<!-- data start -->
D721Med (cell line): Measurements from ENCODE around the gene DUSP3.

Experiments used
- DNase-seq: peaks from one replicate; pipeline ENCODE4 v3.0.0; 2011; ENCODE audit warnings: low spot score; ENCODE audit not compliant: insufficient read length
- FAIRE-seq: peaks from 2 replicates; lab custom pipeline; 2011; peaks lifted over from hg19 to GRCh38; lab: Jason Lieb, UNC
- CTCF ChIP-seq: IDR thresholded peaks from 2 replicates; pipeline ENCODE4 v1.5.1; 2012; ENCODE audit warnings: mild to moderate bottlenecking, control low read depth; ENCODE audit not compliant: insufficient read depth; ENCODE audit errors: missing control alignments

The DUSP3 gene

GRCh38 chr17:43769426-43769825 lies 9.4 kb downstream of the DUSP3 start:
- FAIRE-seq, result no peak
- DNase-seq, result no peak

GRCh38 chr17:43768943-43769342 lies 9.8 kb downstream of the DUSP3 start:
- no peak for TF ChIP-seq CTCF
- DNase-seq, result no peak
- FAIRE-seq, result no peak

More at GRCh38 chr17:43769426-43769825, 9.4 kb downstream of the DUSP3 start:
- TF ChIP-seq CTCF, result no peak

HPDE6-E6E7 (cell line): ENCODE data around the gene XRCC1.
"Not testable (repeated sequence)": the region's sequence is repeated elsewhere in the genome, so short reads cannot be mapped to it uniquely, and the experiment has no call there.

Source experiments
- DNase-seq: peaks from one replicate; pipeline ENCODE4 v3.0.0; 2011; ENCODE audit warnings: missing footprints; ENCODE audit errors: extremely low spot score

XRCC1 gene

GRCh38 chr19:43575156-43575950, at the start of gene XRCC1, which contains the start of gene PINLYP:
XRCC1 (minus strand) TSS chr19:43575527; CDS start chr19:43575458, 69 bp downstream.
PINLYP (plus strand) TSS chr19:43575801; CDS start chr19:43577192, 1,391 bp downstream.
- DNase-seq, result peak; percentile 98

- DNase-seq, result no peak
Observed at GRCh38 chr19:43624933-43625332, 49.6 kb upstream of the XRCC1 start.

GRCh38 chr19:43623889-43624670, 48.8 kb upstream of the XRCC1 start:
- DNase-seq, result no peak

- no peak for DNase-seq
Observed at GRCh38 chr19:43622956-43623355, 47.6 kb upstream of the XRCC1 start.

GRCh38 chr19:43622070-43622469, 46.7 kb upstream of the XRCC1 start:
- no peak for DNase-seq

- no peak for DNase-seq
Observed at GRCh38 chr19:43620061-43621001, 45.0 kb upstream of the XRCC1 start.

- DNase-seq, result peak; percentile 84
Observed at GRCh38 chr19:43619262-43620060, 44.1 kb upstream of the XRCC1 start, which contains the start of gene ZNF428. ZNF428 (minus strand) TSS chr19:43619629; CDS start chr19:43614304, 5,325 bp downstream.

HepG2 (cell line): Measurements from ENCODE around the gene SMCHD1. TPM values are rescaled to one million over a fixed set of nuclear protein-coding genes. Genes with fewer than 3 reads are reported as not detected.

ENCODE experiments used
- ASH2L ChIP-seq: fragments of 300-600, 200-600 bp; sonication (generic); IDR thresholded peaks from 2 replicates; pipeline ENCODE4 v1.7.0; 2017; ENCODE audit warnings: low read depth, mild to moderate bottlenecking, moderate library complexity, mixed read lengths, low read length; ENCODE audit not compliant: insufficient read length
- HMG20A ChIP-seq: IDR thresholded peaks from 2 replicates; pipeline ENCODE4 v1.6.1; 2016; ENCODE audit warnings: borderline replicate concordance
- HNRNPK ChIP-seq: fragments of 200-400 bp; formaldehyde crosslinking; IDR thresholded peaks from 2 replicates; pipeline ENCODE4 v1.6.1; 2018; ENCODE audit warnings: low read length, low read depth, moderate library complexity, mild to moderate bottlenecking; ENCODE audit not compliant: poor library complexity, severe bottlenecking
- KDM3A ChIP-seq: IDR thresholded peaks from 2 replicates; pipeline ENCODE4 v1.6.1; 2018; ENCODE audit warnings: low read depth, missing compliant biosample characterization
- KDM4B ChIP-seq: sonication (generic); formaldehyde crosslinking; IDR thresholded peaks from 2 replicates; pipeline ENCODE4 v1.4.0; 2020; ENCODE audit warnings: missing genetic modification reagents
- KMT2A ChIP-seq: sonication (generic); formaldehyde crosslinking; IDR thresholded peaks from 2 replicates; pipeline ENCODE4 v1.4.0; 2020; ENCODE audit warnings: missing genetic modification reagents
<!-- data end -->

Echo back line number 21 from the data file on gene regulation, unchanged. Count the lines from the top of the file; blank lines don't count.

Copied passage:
GRCh38 chr19:43575156-43575950, at the start of gene XRCC1, which contains the start of gene PINLYP: